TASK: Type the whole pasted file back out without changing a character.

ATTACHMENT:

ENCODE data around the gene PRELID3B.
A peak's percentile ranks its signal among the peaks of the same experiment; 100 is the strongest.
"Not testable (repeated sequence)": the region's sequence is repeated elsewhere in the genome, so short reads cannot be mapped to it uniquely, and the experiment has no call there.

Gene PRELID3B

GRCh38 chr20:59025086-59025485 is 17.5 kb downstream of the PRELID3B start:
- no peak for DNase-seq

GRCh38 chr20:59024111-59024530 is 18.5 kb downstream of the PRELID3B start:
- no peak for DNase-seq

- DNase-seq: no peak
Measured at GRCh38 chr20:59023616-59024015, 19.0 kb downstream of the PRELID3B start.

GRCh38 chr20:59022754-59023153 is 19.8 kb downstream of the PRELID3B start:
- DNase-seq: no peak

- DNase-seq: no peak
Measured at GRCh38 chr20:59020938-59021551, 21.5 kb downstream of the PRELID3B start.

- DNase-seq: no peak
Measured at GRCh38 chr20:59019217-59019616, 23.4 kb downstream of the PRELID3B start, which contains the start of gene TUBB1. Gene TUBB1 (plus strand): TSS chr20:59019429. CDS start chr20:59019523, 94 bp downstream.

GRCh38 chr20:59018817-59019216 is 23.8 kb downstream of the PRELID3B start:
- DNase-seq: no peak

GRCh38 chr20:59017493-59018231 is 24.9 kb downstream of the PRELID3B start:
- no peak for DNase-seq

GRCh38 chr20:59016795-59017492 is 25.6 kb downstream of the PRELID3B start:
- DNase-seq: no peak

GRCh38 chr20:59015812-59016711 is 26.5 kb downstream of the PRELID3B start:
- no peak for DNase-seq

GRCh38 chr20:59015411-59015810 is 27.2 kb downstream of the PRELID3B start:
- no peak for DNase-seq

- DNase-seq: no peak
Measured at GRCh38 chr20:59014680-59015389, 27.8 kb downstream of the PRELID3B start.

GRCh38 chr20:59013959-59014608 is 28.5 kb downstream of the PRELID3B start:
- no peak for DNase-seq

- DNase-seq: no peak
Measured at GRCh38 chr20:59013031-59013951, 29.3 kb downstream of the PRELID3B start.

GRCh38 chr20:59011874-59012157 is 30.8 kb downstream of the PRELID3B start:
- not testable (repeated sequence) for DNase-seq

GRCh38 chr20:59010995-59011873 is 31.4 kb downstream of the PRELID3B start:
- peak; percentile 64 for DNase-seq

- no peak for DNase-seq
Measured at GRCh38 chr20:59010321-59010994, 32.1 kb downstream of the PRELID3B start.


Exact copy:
ENCODE data around the gene PRELID3B.
A peak's percentile ranks its signal among the peaks of the same experiment; 100 is the strongest.
"Not testable (repeated sequence)": the region's sequence is repeated elsewhere in the genome, so short reads cannot be mapped to it uniquely, and the experiment has no call there.

Gene PRELID3B

GRCh38 chr20:59025086-59025485 is 17.5 kb downstream of the PRELID3B start:
- no peak for DNase-seq

GRCh38 chr20:59024111-59024530 is 18.5 kb downstream of the PRELID3B start:
- no peak for DNase-seq

- DNase-seq: no peak
Measured at GRCh38 chr20:59023616-59024015, 19.0 kb downstream of the PRELID3B start.

GRCh38 chr20:59022754-59023153 is 19.8 kb downstream of the PRELID3B start:
- DNase-seq: no peak

- DNase-seq: no peak
Measured at GRCh38 chr20:59020938-59021551, 21.5 kb downstream of the PRELID3B start.

- DNase-seq: no peak
Measured at GRCh38 chr20:59019217-59019616, 23.4 kb downstream of the PRELID3B start, which contains the start of gene TUBB1. Gene TUBB1 (plus strand): TSS chr20:59019429. CDS start chr20:59019523, 94 bp downstream.

GRCh38 chr20:59018817-59019216 is 23.8 kb downstream of the PRELID3B start:
- DNase-seq: no peak

GRCh38 chr20:59017493-59018231 is 24.9 kb downstream of the PRELID3B start:
- no peak for DNase-seq

GRCh38 chr20:59016795-59017492 is 25.6 kb downstream of the PRELID3B start:
- DNase-seq: no peak

GRCh38 chr20:59015812-59016711 is 26.5 kb downstream of the PRELID3B start:
- no peak for DNase-seq

GRCh38 chr20:59015411-59015810 is 27.2 kb downstream of the PRELID3B start:
- no peak for DNase-seq

- DNase-seq: no peak
Measured at GRCh38 chr20:59014680-59015389, 27.8 kb downstream of the PRELID3B start.

GRCh38 chr20:59013959-59014608 is 28.5 kb downstream of the PRELID3B start:
- no peak for DNase-seq

- DNase-seq: no peak
Measured at GRCh38 chr20:59013031-59013951, 29.3 kb downstream of the PRELID3B start.

GRCh38 chr20:59011874-59012157 is 30.8 kb downstream of the PRELID3B start:
- not testable (repeated sequence) for DNase-seq

GRCh38 chr20:59010995-59011873 is 31.4 kb downstream of the PRELID3B start:
- peak; percentile 64 for DNase-seq

- no peak for DNase-seq
Measured at GRCh38 chr20:59010321-59010994, 32.1 kb downstream of the PRELID3B start.